By Gov. Earl Ray Tomblin
With college back in session, it’s an incredibly exciting time for students on campuses across our state. The world is at their feet and the future is in their hands — with hopes and dreams leading the way.
With all this excitement, understandably, come concerns about safety from families and loved ones. For many students, this semester marks the first time they’ve been away from home for any length of time. And for many parents, it means a whole new set of worries.
Will my daughter be safe walking to and from class? How will my son know whom to call if he’s in trouble? What about campus emergencies — is there a good system in place to communicate action plans?
The good news is our campuses strive each day for safety, and our state higher education system continues to create new policies to support these efforts.
Earlier this year, the West Virginia Higher Education Policy Commission hosted a campus planning and response discussion aimed at tackling three key areas: public health, safety and security, and weather-related events. Staff from both public and private colleges from around the state participated.
This event was a proactive approach to providing a safe environment for all members of our college and university communities. It allowed institutional leaders to share best practices about campus safety and learn about opportunities to partner with external agencies, such as the American Red Cross.
The commission also is in the process of finalizing a streamlined set of guidelines and procedures to direct the planning for and response to on-campus emergencies at our public four-year institutions.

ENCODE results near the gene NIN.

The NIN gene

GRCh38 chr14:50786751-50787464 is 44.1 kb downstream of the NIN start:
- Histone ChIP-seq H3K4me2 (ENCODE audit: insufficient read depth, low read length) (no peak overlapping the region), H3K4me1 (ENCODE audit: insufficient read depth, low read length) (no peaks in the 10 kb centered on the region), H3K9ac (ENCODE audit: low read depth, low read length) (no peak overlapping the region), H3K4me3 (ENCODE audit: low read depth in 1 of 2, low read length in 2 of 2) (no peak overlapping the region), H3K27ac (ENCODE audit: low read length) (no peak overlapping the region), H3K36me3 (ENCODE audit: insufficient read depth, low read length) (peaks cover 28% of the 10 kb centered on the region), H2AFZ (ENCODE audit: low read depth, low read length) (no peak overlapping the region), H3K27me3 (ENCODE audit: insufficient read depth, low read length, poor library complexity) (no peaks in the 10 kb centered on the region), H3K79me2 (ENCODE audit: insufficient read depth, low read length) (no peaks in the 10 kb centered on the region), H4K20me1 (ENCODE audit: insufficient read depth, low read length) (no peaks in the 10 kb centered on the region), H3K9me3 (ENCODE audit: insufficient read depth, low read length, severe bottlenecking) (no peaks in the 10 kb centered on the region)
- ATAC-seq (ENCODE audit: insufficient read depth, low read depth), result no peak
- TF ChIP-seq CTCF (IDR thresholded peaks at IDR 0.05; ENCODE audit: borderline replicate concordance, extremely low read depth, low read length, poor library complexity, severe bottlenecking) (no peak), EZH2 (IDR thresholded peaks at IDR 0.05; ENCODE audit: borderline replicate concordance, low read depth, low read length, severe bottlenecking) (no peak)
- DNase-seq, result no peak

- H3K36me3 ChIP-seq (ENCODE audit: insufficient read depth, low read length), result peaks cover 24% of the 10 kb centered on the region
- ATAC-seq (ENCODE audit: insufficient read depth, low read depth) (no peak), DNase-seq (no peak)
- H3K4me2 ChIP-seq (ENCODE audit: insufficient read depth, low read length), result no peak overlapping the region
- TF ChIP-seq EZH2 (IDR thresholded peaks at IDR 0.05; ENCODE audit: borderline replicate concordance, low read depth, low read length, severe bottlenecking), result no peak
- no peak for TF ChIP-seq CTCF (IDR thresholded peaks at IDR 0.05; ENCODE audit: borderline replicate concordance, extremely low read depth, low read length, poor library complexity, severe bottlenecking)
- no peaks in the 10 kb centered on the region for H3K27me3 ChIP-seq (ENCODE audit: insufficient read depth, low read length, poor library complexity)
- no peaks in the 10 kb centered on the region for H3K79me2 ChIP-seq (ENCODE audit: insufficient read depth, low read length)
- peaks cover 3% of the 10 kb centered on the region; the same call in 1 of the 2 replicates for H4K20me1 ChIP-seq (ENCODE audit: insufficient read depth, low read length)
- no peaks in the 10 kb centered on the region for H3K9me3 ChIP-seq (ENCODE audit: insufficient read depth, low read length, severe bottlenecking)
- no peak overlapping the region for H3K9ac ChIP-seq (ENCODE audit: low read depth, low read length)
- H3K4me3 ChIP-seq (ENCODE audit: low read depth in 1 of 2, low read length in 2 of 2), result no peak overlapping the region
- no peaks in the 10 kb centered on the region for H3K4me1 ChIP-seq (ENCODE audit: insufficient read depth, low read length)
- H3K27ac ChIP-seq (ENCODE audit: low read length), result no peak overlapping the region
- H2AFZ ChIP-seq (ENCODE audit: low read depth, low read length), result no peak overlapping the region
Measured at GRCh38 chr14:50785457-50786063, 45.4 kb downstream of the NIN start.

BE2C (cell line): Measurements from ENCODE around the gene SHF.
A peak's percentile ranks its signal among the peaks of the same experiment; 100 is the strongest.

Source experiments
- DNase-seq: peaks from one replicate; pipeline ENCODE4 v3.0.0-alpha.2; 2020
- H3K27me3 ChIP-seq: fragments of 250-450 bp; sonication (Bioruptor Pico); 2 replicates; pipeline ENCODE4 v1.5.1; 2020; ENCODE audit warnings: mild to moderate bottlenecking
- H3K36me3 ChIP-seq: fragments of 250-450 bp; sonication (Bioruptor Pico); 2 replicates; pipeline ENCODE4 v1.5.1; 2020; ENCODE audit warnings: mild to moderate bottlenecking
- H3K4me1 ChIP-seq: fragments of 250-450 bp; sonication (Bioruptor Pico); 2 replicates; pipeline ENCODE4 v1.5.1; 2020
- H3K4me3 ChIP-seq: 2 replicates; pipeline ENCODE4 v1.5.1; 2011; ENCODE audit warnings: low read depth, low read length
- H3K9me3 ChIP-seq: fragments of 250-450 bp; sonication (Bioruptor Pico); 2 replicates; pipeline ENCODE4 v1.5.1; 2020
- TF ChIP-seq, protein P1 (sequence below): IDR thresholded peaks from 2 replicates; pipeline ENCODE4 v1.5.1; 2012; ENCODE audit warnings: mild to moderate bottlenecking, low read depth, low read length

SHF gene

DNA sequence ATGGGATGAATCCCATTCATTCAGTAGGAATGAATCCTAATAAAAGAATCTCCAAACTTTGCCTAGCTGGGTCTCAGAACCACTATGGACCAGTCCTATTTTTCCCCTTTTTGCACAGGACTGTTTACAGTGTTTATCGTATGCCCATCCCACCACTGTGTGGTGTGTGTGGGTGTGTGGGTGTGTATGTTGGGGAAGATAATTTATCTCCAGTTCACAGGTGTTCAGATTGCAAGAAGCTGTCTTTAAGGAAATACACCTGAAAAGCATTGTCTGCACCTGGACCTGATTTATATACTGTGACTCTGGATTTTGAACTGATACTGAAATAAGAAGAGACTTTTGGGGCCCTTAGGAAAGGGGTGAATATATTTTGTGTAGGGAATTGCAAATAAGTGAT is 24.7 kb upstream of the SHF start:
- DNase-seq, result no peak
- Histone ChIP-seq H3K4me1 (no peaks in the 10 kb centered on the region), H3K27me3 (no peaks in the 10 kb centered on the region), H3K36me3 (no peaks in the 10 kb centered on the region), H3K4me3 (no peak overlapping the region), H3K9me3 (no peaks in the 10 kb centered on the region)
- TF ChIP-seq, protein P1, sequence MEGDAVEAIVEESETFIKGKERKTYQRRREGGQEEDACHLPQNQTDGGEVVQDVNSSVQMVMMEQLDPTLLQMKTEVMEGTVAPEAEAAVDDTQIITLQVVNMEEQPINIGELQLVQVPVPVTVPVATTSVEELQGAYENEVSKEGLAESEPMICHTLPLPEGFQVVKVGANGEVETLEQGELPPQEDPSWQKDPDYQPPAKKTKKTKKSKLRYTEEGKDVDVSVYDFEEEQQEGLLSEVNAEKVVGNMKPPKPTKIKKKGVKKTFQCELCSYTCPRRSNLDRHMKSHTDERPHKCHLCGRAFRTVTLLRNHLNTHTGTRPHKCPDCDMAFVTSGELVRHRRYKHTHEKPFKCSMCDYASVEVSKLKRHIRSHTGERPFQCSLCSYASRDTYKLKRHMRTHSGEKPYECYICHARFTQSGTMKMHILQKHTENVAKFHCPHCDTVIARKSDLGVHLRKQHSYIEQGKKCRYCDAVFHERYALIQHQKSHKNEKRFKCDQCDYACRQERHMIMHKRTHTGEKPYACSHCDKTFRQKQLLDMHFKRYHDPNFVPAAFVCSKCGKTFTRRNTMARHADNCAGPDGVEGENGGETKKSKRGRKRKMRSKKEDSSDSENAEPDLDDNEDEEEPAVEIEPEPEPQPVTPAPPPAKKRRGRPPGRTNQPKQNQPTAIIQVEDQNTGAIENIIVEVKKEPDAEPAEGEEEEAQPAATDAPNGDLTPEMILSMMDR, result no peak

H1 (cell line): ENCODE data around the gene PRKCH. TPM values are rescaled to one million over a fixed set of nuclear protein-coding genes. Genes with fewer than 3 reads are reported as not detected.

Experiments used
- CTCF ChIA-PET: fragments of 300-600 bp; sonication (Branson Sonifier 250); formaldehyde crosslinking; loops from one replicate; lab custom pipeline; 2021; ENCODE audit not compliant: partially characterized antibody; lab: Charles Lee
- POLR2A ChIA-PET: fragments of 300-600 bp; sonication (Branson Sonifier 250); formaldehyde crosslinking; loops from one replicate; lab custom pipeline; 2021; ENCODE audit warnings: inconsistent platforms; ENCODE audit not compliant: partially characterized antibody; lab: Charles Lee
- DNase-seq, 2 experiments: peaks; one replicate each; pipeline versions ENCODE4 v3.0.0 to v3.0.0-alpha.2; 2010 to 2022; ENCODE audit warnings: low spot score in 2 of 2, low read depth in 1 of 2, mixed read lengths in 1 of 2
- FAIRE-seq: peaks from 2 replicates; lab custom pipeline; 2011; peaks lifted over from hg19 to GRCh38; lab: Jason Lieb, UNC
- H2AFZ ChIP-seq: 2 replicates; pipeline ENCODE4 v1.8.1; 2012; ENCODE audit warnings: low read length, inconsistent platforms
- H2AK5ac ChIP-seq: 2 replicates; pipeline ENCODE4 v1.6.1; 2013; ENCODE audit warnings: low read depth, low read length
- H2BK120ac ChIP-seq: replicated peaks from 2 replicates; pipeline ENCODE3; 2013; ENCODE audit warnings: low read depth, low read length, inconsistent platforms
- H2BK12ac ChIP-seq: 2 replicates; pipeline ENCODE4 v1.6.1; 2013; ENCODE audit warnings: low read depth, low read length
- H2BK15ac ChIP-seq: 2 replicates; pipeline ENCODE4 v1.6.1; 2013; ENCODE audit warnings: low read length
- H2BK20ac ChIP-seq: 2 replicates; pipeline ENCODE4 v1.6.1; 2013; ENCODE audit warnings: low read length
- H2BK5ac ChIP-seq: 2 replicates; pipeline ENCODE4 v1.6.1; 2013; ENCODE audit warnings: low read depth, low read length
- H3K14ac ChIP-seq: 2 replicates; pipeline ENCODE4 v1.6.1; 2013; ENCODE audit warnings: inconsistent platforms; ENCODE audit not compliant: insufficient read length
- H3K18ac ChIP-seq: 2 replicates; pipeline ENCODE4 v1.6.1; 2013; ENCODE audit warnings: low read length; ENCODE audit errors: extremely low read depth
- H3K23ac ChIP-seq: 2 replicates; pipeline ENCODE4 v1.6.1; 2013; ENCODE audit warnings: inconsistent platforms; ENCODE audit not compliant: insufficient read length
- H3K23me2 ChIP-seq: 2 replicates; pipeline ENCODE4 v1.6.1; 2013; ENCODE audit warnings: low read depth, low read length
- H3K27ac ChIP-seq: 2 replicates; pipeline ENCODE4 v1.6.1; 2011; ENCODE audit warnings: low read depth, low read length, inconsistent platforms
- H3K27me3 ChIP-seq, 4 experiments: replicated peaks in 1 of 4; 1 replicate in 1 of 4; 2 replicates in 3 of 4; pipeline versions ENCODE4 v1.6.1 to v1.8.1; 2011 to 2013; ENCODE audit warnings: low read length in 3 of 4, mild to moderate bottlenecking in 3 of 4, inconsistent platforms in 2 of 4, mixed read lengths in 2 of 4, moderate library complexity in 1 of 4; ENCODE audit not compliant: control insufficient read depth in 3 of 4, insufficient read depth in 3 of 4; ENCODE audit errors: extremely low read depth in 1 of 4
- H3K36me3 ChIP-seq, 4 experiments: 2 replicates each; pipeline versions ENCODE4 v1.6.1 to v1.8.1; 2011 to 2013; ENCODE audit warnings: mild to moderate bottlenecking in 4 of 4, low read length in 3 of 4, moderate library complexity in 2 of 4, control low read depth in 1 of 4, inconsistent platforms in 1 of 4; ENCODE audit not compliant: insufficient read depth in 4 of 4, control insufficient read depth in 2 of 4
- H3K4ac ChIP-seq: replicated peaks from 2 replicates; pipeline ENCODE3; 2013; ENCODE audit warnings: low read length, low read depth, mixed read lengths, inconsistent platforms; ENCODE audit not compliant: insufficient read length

Each of our campuses has an emergency plan in place, and many use text messaging as a quick and efficient way of communicating during emergencies with those on and off college grounds.
In addition, every institution that participates in federal financial aid programs is to keep and disclose details about incidents on and around their campuses. This includes publishing an annual campus security report that is made available to all students and employees, keeping a public log of any reported crimes, and sending timely warnings of events that represent an on-campus threat.
Campus police, local law enforcement, and student services staff at our institutions are well prepared to do their jobs, and they provide a wealth of information to students about safety, like always locking doors, getting to know campus safety officers, acting responsibly and being careful about what’s shared on social media.
As we all know, safety requires daily vigilance. As parents, campus leaders and community members, we need to continue working with our young people and encourage them to ask for help when they need it.
With the right precautions and a system-wide focus, our campuses are continuing to strengthen a culture of safety so our students — our sons and daughters — can focus on learning and achieving their dreams.
— Earl Ray Tomblin is governor of West Virginia.